Discretionary free school transport may be withdrawn in Worcestershire as part of cost cutting measures.
Worcestershire County Council is calling for residents to take part in consultation on the future of home to school transport provision.
A council spokesman said savings of £474,000 had already been achieved within school transport.
But he added it still needed to find a further £1.45m savings over the next three years.
Councils must provide school transport in certain situations such as to children from low income families or children with disabilities but other forms of transport are offered on a discretionary basis.
The Conservative controlled council is proposing scrapping assistance to attend existing schools following either a move to emergency temporary housing or moving house during years 10 and 11 when sitting external exams.
It is also considering removing the subsidy for those repeating a year of compulsory education, post-16 transport, transport to faith schools if they are not the nearest school and pre-school nursery transport.
'No other choice'
The consultation, which started in January, will run until April.
Councillor Marcus Hart, the council's cabinet member for education, said: "We have been left with no other choice, but to make savings that involve making tough decisions, which may include only fulfilling our statutory duties.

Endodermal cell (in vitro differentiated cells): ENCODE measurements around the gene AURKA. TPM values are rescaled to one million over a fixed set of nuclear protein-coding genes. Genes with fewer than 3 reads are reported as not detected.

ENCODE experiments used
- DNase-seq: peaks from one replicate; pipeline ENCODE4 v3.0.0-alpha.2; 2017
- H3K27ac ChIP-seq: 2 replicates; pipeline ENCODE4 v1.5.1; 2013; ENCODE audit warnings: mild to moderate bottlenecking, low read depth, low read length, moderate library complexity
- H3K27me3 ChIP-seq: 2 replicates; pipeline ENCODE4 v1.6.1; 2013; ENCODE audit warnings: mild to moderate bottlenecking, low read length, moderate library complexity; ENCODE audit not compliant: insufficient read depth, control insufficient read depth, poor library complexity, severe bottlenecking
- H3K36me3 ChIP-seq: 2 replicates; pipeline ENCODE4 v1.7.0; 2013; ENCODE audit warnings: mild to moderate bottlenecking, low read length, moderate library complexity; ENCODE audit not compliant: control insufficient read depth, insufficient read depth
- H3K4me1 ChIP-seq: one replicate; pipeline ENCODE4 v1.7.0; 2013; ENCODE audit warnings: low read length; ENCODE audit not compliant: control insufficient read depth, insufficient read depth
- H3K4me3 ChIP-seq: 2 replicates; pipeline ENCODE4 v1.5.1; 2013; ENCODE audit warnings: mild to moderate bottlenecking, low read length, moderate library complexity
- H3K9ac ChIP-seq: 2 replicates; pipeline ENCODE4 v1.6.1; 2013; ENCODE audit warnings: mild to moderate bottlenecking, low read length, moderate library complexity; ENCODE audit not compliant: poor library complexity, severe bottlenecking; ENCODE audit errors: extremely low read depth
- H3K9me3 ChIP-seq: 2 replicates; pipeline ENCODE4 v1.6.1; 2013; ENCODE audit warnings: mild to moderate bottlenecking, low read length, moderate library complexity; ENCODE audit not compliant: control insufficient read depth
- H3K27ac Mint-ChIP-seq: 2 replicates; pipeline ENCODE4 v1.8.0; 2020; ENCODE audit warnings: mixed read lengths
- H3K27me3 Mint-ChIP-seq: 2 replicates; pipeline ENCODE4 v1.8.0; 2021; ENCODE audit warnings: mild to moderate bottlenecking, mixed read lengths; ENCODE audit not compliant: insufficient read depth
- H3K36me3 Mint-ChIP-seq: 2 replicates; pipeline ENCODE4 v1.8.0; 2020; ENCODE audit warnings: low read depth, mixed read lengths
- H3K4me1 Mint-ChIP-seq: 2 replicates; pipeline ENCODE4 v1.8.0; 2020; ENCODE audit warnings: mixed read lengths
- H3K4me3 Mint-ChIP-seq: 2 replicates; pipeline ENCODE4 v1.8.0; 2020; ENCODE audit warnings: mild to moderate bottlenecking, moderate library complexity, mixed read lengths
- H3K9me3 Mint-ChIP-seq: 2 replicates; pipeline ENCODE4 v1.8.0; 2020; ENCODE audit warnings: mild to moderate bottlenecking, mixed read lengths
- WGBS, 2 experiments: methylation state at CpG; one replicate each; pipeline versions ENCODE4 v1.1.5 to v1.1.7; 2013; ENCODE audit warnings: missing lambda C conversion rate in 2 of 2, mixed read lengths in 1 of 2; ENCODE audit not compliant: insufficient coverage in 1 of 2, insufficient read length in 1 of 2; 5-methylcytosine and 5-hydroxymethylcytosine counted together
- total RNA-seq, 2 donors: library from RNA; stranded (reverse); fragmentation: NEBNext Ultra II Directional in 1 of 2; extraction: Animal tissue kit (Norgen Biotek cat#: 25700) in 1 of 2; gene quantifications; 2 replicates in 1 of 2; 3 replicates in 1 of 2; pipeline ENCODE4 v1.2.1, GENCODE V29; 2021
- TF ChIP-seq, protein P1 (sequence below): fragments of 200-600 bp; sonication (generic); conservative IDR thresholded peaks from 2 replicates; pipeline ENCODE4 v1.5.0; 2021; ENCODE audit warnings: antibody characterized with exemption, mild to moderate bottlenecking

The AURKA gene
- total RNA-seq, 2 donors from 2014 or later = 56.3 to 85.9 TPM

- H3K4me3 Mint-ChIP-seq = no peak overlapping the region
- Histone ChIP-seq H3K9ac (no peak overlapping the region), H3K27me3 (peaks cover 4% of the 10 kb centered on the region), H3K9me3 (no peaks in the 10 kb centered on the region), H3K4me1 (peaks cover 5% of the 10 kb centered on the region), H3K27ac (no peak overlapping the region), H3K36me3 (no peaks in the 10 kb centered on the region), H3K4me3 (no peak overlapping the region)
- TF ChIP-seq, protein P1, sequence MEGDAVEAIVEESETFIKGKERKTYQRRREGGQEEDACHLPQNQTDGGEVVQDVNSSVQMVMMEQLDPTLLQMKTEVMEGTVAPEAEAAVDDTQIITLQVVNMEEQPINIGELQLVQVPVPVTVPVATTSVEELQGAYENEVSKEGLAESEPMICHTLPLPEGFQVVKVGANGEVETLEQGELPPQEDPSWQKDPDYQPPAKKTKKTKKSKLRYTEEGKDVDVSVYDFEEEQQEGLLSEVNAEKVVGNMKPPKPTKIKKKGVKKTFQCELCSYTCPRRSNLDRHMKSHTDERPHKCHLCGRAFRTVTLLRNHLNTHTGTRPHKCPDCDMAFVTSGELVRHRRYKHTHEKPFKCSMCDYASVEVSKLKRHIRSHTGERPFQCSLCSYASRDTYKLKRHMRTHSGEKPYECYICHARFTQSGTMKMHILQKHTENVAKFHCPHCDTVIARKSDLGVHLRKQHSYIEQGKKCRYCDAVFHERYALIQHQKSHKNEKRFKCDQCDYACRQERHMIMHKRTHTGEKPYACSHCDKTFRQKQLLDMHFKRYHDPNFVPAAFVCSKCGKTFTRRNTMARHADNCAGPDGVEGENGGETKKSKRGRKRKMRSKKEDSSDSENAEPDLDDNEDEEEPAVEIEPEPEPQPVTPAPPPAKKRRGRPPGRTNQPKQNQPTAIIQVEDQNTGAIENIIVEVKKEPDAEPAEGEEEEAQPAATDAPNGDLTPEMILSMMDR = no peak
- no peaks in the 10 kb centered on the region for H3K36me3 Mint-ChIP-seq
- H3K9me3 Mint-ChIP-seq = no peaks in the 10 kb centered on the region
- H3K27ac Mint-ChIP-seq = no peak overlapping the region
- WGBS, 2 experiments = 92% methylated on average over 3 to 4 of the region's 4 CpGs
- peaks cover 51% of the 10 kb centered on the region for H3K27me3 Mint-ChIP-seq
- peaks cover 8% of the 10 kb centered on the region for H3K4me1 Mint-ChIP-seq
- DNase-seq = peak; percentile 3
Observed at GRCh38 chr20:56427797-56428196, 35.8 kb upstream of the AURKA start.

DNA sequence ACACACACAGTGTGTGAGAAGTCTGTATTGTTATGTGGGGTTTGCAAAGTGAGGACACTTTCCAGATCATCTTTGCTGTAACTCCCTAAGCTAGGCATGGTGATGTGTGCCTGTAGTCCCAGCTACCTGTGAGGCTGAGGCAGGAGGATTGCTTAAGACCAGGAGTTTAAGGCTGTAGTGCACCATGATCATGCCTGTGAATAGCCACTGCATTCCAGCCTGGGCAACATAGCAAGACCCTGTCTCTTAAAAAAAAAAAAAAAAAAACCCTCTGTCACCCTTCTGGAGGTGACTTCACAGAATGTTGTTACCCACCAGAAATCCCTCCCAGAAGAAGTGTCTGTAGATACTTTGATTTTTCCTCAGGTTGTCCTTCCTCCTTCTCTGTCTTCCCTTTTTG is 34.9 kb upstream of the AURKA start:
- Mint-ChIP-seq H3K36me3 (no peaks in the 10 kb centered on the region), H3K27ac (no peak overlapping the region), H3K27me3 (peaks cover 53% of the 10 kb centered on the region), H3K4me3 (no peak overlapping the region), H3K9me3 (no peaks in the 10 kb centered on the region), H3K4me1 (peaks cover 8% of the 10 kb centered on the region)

"Doing nothing in the area of home to school transport would not deliver any further financial savings and it is increasingly likely that cost pressures will continue to increase markedly during the next few years."
The proposal for post-16 transport aims to continue to provide transport services where there is no suitable alternative, but to charge the full costs of these services for anybody wanting to use them.
The spokesman added any proposed changes would be implemented via a phased approach in preparation for the start of the 2012/13 academic year.
A final decision is expected at the council's Cabinet meeting in May.
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